“These reductions are now in place with an average reduction of $450 per student.”

McGoran said the reductions had put $7.5 million back in the pockets of parents.

He said the fee waivers were occurring alongside a strategy aimed at strengthening the provision and experience of a Catholic education at each school.

“At the same time as we are introducing these reductions, we’re also focusing on improving educational and wellbeing outcomes for every student in our schools,” he said.

Global tech company moving HQ to Lot Fourteen

International tech company LVX Global will be moving its headquarters from Perth to Adelaide’s Lot Fourteen, with the decision to create 20 jobs in the process.

LVX Global is a technology solutions company which manages tech projects for both the public and private sector and has hubs in Europe and the US.

Their projects include smart lighting and fire safety, along with engineering and advisory services for licensed and owned technology.

The company will be located at the recently refurbished Bice Building on North Terrace, next to the Aboriginal Art and Culture Centre slated for completion in 2024-25.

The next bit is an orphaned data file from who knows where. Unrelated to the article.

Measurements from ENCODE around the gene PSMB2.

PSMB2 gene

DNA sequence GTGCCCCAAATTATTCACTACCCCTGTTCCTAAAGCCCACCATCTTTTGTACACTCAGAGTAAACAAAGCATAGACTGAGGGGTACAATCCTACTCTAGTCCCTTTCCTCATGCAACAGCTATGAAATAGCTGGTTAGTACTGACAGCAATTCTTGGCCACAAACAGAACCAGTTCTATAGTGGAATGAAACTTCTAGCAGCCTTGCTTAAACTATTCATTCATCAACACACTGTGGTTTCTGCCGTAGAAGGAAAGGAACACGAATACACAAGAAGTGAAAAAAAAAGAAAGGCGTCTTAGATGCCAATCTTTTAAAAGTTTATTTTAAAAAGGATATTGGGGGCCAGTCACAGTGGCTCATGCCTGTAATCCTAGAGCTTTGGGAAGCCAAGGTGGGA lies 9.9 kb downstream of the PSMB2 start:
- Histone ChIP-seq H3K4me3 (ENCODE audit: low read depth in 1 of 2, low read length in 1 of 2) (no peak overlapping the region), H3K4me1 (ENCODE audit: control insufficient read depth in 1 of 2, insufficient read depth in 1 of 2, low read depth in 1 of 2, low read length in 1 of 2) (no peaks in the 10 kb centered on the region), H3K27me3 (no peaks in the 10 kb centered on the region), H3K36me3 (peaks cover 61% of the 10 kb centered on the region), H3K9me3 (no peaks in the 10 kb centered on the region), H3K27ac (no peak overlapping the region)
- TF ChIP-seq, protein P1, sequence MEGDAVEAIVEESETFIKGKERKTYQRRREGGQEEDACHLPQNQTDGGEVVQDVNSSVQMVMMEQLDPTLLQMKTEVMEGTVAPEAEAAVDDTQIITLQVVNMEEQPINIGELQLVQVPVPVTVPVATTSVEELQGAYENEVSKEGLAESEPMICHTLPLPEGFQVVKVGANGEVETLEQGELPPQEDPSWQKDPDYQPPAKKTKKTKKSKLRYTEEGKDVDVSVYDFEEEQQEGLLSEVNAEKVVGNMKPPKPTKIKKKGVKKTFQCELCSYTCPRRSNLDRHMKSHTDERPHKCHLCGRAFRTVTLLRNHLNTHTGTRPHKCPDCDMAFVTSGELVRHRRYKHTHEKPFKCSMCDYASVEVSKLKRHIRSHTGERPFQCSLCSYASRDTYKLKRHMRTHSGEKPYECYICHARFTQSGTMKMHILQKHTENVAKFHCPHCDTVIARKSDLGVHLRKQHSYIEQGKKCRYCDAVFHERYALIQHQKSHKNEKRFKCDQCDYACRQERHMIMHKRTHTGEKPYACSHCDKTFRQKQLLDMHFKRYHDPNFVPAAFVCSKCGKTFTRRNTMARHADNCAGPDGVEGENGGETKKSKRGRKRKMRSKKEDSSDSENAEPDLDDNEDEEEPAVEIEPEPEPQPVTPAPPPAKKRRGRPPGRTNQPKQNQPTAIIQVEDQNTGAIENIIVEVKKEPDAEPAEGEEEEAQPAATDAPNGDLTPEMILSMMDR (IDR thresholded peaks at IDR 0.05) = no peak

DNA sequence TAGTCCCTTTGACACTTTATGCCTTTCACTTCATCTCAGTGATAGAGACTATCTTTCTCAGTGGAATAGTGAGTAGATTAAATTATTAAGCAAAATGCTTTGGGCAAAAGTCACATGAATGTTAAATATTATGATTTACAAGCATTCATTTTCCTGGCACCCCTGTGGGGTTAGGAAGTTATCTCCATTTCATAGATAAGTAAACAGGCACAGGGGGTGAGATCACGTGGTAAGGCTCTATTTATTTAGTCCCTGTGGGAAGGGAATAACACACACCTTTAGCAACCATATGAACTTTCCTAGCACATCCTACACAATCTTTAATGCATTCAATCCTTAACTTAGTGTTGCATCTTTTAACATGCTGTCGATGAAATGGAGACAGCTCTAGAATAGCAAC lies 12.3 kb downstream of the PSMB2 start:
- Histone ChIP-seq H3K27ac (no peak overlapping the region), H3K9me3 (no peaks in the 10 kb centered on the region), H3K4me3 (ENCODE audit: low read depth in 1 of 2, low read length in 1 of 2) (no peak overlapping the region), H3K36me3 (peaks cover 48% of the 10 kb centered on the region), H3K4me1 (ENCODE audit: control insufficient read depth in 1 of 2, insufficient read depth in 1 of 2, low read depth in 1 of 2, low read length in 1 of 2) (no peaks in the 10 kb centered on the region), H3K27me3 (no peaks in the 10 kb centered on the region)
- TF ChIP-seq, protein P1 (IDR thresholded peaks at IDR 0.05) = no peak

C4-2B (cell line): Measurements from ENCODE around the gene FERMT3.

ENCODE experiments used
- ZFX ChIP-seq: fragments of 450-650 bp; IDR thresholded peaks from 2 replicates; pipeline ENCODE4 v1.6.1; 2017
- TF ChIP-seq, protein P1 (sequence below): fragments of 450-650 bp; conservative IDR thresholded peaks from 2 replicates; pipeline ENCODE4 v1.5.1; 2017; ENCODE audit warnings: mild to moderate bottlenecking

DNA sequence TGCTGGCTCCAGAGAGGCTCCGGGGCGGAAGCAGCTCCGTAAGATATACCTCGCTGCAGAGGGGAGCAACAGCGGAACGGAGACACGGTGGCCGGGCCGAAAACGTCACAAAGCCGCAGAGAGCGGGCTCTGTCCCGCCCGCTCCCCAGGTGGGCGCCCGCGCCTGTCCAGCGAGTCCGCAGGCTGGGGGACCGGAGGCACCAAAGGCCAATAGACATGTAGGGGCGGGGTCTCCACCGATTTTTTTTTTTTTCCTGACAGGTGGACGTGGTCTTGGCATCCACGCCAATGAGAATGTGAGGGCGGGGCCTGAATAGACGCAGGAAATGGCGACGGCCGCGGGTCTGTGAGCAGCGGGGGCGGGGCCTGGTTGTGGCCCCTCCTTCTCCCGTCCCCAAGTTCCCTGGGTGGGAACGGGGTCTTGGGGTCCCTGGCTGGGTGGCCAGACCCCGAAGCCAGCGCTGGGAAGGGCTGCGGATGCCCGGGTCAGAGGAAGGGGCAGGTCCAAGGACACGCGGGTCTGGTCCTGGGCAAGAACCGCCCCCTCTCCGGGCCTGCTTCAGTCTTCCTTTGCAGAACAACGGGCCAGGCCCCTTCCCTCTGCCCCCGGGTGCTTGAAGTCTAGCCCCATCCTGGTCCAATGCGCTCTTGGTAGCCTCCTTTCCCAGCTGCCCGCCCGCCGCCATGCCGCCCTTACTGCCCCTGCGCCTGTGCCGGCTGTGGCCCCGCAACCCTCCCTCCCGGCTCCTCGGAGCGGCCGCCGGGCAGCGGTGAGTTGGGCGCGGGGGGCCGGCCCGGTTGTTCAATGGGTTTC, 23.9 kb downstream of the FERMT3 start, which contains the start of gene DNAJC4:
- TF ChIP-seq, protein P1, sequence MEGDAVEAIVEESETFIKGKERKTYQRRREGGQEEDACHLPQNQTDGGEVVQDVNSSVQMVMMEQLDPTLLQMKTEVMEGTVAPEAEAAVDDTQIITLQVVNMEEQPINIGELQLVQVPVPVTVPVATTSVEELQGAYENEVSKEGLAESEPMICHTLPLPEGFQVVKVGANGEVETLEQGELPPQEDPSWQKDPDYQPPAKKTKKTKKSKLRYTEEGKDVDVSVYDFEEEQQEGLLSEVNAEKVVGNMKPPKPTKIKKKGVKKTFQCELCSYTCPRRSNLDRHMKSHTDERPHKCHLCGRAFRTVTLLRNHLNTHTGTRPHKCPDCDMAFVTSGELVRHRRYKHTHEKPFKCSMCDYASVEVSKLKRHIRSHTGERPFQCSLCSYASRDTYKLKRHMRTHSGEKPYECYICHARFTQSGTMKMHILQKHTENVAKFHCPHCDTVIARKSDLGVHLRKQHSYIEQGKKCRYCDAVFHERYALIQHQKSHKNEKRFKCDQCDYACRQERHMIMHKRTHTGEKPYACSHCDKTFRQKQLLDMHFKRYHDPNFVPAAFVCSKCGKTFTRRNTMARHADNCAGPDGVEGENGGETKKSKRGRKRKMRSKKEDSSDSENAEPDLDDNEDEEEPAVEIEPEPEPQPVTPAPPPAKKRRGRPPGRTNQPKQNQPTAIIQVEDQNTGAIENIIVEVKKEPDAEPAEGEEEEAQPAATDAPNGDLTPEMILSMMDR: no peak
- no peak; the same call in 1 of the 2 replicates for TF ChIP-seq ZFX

“LVX Global’s new headquarters at Lot Fourteen is another triumph for South Australia,” Premier Steven Marshall said.

“Firmly embedding its international HQ here ensures that the company’s future growth will be driven by the team based in South Australia.

“We’re excited that this is another step towards providing companies with the opportunity for co-location with like-minded business and hi-tech industry cluster collaboration at Lot Fourteen.”

The LVX move comes after Google announced plans last month to set up its public sector cloud HQ at Lot Fourteen.